For all the perpetual punditry that continues to cast Barack Obama as the biggest debate loser in recorded history, Saturday Night Live may have landed the most devastating blow.
In a debate skit depicting the president as detached and daydreaming, the late-night show did more than make Obama look like a buffoon (which is, after all, its stock in trade). The bit cemented an image of Obama as totally checked out, hardly the kind of guy burning with desire for a second term.
Darrell Hammond, who famously played Bill Clinton and Al Gore on SNL, told me a couple of weeks ago that Obama was almost impossible to successfully parody because “he’s an elegant man with perfect speech.” Well, he’s a lot easier to lampoon now, and not just because Jay Pharoah does a better impersonation than Fred Armisen. The remoteness, the coolness, the lecturing style is now a liability.
If you missed it, Obama is shown daydreaming about what anniversary gift to get Michelle when the faux Jim Lehrer interrupts: “Mr. President, Governor Romney has just said that he killed Osama Bin Laden. Would you care to respond?” Obama, looking startled, replies: “No, you two go ahead.”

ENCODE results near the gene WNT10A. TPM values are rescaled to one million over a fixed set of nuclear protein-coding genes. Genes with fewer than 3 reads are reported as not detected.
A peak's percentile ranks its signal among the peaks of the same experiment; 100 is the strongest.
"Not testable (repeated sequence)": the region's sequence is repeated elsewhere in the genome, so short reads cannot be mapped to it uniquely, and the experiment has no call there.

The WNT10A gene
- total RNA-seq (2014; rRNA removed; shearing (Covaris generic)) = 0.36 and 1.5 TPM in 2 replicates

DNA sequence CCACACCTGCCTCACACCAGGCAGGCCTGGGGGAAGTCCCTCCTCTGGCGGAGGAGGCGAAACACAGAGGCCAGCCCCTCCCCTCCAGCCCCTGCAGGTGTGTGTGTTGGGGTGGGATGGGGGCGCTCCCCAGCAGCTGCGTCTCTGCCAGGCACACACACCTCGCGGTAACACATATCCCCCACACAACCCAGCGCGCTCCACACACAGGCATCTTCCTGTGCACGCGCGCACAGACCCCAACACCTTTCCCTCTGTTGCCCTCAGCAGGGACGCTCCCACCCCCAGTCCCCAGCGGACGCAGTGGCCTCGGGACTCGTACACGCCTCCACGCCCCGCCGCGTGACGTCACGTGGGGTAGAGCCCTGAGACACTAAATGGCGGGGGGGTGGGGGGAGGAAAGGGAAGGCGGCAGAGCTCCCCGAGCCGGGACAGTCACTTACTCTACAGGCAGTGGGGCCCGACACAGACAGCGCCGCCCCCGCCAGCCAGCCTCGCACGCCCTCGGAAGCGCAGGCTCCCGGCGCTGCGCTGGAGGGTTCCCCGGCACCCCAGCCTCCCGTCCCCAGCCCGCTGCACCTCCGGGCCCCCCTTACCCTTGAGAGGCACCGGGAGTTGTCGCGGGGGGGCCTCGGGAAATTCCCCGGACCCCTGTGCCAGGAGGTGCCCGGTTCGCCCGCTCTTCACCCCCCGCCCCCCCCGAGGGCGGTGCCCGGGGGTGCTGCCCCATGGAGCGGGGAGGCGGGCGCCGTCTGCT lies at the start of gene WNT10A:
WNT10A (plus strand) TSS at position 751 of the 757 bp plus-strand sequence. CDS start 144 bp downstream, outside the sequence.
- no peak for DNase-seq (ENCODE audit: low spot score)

True, Jason Sudeikis portrays Romney as a droning, ’50s square who will say anything to get elected. But Romney, who’s always been seen as awkward, is riding high at the moment because he won the debate. It’s Obama who was supposed to be the great communicator.
In case you think this doesn’t matter, remember how Tina Fey’s routine came to define Sarah Palin in the public mind. Or the way that Hammond’s condescending Gore, sounding as though he was speaking to a slow-witted fifth grader, so rattled the vice president’s camp after Gore’s eye-rolling performance in the first debate against George W. Bush. Dana Carvey made "wouldn't be prudent" the most famous catchphrase of Bush's dad.
Comedy matters. That’s why Obama spends time on Letterman, Leno and The Daily Show, and why Romney is starting to work that circuit as well. It may no longer be possible to be elected president of the United States without displaying, or at least faking, a sense of humor.
It’s one thing to lose a debate, another to have your own allies saying it looked like you didn’t want to be there. In the grand sweep of history, the SNL sendup of Obama could prove a fleeting impression. But if the president doesn’t step up his game in the next two debates, he’ll have a lot more time for daydreaming.